A Letter…Not Sure Who From


Welcome to another edition of the, er, we’ll say bi-weekly mailbag. All questions are from spammers who send their letters via courier, whether that be in Skyrim or New Vegas.

If any humans would like to send a question, PM me here or email them to kristakahashi@gmail.com. Just make sure to let me know this is for the mailbag and that you want your name public, or else I will attribute your question to spammers.

On to the mailbag:

Seismicunderdog asks:

As a lifelong screwup, I think having save points would be the greatest thing ever. Imagine being able to save before going to a job interview or asking out someone you like.

I don’t know, a world without consequences sounds like a bad, bad idea. Besides, it would only work if each load caused the universe to split, otherwise the world would be stuck in a neverending loop of reloads. After all, the person you screwed over when you got that job after five tries isn’t going to take your shit lying down.

Introduce mutliverses into the equation and things get ethically hairy. Because whenever you reload and scamper off to another universe, the rest of us are left to deal with the aftermath of all your horrible decisions.

Beisbol asks:

Did you purposefully name Valgus “light” (Estonian) or accidentally? :D

Happy accident. I don’t really put much thought into names outside of making them Google unique. So if Rumarin means nose-picker in Swahili that wasn’t intentional either.

Norcalfunpal asks:

Why is it that when a show has zombies, who are literally dead people walking around biting people, we can suspend our disbelief, but when the actual human beings do something stupid, it’s a plot hole?

I think part of the reason is the average viewer understands human behavior better than they understand complex science. With humans, we know right away when certain actions feel wrong or out of character. Like if a trained cop doesn’t know how to properly secure a prisoner. When the prisoner escapes or overpowers him, it feels dumb, and it makes us feel smarter for pointing it out.

What the majority of us are not, is virologists, or microbiologists, or doctors of any kind. It’s a lot harder to sound the bullshit alarm when it’s all magic to begin with.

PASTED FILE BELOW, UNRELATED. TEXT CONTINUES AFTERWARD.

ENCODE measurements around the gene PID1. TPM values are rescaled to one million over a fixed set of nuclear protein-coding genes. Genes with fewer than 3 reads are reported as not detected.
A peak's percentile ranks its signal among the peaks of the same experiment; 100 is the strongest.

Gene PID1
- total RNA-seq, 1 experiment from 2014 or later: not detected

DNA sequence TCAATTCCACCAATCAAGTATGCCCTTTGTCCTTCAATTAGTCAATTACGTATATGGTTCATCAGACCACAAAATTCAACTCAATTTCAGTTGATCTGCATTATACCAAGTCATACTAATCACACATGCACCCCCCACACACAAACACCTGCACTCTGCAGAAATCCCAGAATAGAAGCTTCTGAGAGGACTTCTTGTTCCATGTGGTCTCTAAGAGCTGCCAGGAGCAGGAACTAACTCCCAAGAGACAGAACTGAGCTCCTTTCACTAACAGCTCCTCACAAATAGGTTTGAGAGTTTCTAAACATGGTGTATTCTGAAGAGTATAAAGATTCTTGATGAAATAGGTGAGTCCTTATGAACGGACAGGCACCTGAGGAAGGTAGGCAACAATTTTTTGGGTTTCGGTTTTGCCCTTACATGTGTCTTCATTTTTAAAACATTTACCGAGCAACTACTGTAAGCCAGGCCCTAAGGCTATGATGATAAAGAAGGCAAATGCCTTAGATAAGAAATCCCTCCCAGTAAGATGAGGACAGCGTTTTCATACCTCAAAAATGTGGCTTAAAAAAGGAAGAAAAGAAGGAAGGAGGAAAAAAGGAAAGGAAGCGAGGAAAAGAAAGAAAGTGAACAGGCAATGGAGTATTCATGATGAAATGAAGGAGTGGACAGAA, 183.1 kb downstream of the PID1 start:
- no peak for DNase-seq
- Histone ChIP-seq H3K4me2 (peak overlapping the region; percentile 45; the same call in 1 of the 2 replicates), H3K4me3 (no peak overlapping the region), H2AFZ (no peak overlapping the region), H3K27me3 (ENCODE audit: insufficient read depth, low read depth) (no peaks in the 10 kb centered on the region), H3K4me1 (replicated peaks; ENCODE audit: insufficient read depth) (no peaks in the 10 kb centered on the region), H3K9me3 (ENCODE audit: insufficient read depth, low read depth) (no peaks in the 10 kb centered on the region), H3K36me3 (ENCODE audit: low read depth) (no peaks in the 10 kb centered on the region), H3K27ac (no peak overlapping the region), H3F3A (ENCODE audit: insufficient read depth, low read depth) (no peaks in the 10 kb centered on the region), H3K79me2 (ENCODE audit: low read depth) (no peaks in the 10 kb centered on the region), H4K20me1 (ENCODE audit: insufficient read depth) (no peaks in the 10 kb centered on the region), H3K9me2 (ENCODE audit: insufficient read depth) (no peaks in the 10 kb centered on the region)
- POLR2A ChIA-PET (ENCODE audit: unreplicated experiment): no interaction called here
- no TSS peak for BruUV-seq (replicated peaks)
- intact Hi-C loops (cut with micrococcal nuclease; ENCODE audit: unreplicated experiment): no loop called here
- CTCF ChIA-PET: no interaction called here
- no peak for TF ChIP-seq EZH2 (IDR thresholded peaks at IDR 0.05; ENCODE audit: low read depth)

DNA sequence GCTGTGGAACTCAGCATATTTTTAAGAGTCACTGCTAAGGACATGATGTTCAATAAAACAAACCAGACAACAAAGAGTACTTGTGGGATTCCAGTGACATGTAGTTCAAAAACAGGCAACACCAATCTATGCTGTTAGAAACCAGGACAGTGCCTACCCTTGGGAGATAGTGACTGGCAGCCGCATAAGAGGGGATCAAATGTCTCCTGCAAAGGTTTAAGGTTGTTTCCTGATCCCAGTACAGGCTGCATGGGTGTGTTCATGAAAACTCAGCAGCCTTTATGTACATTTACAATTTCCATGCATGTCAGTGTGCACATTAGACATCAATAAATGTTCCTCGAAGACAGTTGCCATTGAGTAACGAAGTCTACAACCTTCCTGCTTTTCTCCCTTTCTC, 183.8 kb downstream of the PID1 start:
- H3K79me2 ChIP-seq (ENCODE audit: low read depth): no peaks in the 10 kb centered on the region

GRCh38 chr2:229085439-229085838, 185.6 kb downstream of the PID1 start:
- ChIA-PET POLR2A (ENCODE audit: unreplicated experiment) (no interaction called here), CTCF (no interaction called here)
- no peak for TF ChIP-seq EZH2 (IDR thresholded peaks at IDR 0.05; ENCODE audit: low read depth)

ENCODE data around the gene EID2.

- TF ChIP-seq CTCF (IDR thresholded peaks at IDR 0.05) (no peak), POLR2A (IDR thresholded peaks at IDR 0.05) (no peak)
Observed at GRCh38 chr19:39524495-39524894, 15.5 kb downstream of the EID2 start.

But maybe if you’re an expert on contagious diseases and have poor social skills, the whole thing gets flipped. Maybe for you the existence of zombies is by far the biggest plot hole in the entire show, and you don’t give a damn that Lori is mad at Rick for no reason when the far bigger fraud is the quack scientist who got his degree from the Julliard School of Acting.

Free Accordian asks:

I like how the story mode on 2K16 has an actual story. The problem is it doesn’t seem to really adapt to my choices, or give me any at all. It also fails to explain how my Caucasian PC has an African-American family.

I think it’s great. My character, LaceDarius Tate, is probably the worst player in the history of basketball. In fact, I’m not entirely sure he knows what a basketball is. Regardless, he was drafted by the Cleveland Cavaliers in the first round. Because of course he was.

It gets even better. LaceDarius has gone on to single-handedly sabotage the Cavaliers title hopes, and yet his assigned Kardashian is urging him to star in movies. Despite the fact this team has LeBron James on it, the owner spends all his free time worrying about a guy who plays roughly 4 minutes a game and is horrible for every second of it.

Meanwhile the agent – the guy who’s supposed to be overselling his client – seems to be the only one who realizes LaceDarius’ entire career is a sham. That’s why he’s constantly pushing to earn more money in the short term, before someone bothers to actually look up his client’s basketball reference page. Not only that, he’s actually succeeding.

Better take some notes, David Falk. My man just got LaceDarius Tate, a career 14% shooter with an average of 0.7 points per game, his own shoe. His own shoe! I can’t wait to find out what other doors open for Mr. Tate as he continues to explore new lows on the basketball court.

Ray Ban Sunglasses asks:

People always talk about how awesome it would be to be immortal, but I think it’d kind of suck. Think about how annoying teenagers are. As an immortal being, the whole world would be teenagers.

Well, while people might seem incredibly naive and callow when compared to your centuries’ worth of experience, I think you’d get over it. My bigger concern with immortality would be finding another planet to live on when the solar system reaches its eventual expiration date.

When the sun swallows the earth and you are left to boil alive in an endless hellfire, or float forever in the cold vacuum of space as an immortal popsicle, well…the 5 billion years of happy fun time that came before might not have been worth it. If you wish yourself immortal, you will essentially be making a large, large bet on space travel.

Plexifloss asks:

I don’t get why people say someone has a “glass jaw.” Punching glass sounds pretty dangerous. Sure, it might shatter, but the only one bleeding will be you.

Not exactly. The glass in this instance is replacing your bones, and those bones are still trapped under a layer of skin. So when you punch Glass Joe in the jaw, you’re essentially filling his body with dangerous shards that will likely slice up his internal organs and do far more damage than your punch ever could. You can talk about Mortal Kombat all you want, but Mike Tyson’s Punch Out! is pretty metal in its own right.

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